http://www.sanfranciscorising.org/a/

Avalos #1
Lee #2

Has progressive San Francisco lost its mind? Who will ever trust anyone who is so unsure of the political power they've built that they've got to hedge their meal ticket bets by supporting a neoliberal candidate like Ed Lee?

Why do progressives allow any of these activists to continue to get paid when they will jump off the progressive train and onto the train carrying the 1% to keep their jobs and get trickles down to the communities they claim to represent?

It speaks volumes about the poor quality of those paid to fight for us that our paid activists get punked by someone like Enrique Pearce.

I do not know that there is a translation of the word "accountability" from English to nonprofitese.

Posted by marcos on Oct. 18, 2011 @ 5:30 am

When we regain a strong progressive 8 on the Board and start cutting off their damned money (especially when nonprofits support developer pork to get their cut of the fat) these parasitic faux nonprofits will learn accountability.

Posted by Eric Brooks on Oct. 18, 2011 @ 9:27 am

doomed. Doomed. DOOMED!

Posted by marcos on Oct. 18, 2011 @ 9:37 am

Lurker made the most sensible post on here, and nobody responded to it because it doesn't jive with the progressive fantasy land.

"When we regain a strong progressive 8 on the Board...". What reality are you living in? How many losses do you have to take before you understand that your perception of what SF should be is not what the city's residents actually want? You would think that this year's mayoral race would serve as a pretty blaring example of that.

It is not 1999 anymore. You guys had your shot, and you absolutely sucked. The period of progressive political power in this town is in the history books next to a picture of Chris Daly. Just meditate on that for a second.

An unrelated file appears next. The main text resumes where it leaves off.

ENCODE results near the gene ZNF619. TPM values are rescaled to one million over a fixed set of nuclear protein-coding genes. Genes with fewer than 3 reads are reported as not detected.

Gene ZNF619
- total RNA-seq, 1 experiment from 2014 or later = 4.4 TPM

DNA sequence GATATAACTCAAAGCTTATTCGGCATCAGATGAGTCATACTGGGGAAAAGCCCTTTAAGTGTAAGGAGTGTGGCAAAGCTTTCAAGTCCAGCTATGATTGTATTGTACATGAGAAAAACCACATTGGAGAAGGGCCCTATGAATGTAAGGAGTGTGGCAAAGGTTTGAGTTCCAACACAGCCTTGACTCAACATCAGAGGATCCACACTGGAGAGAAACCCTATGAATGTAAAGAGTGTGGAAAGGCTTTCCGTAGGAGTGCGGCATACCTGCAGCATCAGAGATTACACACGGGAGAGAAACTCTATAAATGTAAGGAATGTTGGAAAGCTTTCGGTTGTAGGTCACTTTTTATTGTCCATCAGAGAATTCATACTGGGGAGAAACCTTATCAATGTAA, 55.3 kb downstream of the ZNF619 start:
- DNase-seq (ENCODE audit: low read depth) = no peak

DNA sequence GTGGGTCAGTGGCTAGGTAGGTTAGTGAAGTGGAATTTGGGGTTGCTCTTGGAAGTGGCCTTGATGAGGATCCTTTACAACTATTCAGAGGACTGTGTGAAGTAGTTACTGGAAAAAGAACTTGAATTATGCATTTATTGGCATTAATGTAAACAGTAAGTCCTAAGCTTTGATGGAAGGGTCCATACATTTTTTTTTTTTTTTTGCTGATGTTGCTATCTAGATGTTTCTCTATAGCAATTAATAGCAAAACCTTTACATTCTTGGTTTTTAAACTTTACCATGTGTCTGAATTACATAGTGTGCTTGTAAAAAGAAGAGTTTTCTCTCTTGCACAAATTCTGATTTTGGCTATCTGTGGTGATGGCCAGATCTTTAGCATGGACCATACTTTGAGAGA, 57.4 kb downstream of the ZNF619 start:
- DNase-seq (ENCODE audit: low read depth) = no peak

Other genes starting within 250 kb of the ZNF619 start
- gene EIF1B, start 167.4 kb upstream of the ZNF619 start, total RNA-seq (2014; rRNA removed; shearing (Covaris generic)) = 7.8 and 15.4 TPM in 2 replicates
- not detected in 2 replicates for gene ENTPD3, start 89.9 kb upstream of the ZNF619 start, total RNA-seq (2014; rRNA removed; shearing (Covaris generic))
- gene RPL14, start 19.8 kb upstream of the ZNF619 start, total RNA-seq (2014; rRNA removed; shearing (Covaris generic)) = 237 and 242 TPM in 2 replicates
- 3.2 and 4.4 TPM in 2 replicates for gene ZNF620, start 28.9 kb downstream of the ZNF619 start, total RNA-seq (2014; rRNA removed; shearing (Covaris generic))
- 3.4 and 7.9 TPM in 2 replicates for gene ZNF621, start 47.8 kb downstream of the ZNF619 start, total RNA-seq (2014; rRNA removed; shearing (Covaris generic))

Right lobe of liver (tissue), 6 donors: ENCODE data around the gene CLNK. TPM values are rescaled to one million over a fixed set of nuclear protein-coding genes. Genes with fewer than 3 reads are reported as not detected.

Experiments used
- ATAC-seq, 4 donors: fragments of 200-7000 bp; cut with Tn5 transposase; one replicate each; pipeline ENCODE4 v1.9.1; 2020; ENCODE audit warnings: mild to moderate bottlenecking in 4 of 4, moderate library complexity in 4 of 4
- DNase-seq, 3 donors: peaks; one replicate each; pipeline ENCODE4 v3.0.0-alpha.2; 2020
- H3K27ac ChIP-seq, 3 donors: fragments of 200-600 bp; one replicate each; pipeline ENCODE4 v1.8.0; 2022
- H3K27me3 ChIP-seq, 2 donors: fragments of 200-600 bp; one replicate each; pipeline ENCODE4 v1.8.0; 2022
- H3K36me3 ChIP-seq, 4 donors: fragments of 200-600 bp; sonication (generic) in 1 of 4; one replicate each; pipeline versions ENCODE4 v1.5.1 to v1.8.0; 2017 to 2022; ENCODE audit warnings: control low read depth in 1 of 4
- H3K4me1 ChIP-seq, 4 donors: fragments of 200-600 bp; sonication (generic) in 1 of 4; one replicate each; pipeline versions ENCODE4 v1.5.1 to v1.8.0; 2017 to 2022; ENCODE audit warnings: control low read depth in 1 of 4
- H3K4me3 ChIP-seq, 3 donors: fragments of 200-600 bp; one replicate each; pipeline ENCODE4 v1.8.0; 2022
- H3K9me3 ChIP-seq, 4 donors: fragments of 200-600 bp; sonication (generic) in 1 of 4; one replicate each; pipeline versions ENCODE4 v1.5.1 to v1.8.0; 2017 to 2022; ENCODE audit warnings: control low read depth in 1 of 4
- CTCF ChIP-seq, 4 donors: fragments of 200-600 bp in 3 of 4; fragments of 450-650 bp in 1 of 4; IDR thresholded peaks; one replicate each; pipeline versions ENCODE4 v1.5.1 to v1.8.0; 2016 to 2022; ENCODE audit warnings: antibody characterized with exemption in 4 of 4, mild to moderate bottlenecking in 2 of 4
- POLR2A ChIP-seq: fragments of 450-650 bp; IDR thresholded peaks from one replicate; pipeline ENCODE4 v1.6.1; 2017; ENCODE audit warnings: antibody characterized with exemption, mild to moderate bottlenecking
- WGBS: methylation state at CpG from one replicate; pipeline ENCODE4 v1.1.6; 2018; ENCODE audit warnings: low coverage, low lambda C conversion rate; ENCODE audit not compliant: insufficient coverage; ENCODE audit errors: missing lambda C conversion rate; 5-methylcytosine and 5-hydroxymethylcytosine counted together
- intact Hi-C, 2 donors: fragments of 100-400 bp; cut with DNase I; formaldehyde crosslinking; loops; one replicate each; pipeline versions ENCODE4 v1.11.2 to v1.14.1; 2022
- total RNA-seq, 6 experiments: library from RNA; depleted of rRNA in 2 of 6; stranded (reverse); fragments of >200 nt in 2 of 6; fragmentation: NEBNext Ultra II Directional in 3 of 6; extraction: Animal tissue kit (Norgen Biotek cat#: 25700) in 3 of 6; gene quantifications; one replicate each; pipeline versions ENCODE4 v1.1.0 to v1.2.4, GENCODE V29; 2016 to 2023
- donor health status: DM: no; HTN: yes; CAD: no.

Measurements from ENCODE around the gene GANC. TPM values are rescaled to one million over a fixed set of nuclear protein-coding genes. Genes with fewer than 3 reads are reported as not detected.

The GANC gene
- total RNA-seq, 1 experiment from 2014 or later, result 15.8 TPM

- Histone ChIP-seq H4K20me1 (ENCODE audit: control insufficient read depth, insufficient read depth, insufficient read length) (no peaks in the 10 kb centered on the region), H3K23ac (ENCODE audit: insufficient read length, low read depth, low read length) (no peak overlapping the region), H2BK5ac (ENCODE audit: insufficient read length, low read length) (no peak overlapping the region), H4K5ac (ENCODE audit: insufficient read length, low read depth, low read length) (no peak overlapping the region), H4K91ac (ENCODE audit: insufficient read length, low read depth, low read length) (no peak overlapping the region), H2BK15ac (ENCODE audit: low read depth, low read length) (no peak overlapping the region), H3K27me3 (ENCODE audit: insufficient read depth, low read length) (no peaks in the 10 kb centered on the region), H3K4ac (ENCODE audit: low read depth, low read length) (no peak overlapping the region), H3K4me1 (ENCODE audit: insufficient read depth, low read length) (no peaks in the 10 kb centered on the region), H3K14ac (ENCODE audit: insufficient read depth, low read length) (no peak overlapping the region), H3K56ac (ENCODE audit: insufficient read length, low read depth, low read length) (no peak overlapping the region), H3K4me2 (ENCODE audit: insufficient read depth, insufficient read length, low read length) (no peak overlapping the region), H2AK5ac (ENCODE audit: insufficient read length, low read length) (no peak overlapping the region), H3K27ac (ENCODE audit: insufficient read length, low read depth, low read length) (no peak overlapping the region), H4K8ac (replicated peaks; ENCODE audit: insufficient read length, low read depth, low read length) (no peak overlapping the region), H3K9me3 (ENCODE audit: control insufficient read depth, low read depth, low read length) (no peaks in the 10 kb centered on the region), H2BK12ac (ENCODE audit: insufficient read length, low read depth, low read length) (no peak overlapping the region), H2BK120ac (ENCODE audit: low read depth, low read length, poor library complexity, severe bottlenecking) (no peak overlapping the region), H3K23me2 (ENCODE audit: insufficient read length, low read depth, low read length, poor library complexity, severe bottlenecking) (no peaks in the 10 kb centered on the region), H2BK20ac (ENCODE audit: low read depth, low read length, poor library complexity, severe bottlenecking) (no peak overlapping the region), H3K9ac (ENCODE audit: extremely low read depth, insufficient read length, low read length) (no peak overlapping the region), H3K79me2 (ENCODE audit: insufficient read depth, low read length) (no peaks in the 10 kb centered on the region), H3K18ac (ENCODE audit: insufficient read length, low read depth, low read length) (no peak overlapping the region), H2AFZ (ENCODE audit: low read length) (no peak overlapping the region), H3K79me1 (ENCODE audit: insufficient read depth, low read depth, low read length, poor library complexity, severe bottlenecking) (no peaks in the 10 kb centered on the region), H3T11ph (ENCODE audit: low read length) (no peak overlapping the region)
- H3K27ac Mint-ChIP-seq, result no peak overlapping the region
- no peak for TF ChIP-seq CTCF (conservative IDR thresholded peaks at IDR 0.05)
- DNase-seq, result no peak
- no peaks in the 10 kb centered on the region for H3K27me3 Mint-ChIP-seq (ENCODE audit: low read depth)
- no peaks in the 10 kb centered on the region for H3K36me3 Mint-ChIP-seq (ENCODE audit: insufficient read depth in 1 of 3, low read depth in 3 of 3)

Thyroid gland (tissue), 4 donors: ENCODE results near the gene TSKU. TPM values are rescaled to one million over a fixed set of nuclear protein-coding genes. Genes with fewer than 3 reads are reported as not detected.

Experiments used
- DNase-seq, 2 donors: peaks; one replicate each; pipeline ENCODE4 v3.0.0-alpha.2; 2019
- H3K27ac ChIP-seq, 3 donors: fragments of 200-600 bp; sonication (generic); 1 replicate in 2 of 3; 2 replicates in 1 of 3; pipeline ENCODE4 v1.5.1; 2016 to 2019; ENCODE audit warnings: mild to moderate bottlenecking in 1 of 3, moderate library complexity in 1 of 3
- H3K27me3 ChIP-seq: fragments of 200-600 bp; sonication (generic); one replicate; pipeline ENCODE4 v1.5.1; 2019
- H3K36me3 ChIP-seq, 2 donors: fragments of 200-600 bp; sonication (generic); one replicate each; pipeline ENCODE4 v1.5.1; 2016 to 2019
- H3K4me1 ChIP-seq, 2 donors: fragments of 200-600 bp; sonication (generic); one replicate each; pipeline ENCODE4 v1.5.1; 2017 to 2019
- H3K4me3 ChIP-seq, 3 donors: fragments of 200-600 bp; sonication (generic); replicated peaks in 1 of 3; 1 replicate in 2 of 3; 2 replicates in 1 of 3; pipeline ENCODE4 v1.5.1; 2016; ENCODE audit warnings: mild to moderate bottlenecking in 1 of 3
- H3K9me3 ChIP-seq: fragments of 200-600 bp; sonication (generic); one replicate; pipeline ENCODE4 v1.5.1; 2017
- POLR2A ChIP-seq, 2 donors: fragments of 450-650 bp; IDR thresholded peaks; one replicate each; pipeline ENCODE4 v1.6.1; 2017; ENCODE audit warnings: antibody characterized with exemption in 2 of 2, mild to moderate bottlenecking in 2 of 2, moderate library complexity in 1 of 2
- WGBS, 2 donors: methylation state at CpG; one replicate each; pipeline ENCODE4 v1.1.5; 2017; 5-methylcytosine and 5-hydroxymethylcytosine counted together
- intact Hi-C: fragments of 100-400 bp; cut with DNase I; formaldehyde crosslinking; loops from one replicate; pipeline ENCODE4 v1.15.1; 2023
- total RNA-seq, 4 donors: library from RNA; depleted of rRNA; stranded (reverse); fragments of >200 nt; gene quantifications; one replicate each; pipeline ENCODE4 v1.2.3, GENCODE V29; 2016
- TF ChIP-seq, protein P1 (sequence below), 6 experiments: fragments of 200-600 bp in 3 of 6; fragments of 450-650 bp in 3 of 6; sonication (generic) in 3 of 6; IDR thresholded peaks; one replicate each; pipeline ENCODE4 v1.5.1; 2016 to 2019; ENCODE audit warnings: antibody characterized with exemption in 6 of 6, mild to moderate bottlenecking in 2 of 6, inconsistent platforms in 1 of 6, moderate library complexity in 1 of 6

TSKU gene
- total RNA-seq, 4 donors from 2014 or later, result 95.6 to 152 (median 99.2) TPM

Good lord... like constant delusion from you.

Posted by Sambo on Oct. 18, 2011 @ 11:46 am

Don't confuse the incompetence of the labor and nonprofit sectors that twisted and dominated progressive politics into the ground with the illusion that disgust with that coalition and support for Lee somehow means that the details of Lee's agenda are now where San Franciscans are at.

That is as much true as the Republican congressional victories in 2010 mean that the country has joined the Tea Party.

And I agree, Eric's not being honest with himself or anyone else about the progressive collapse and the reasons for it. On the incoming fire side, the counterrevolution, as it were, began in December 2005 when Donald Fisher called Newsom in and read him the riot act. Along with Brown, they laid out a strategic plan to take back power.

Our side was too hooked up to government and corporate funding for their meal tickets and too willing to cut crappy deals with the 1%--Prop C, anyone--to know what was happening much less articulate a coherent response.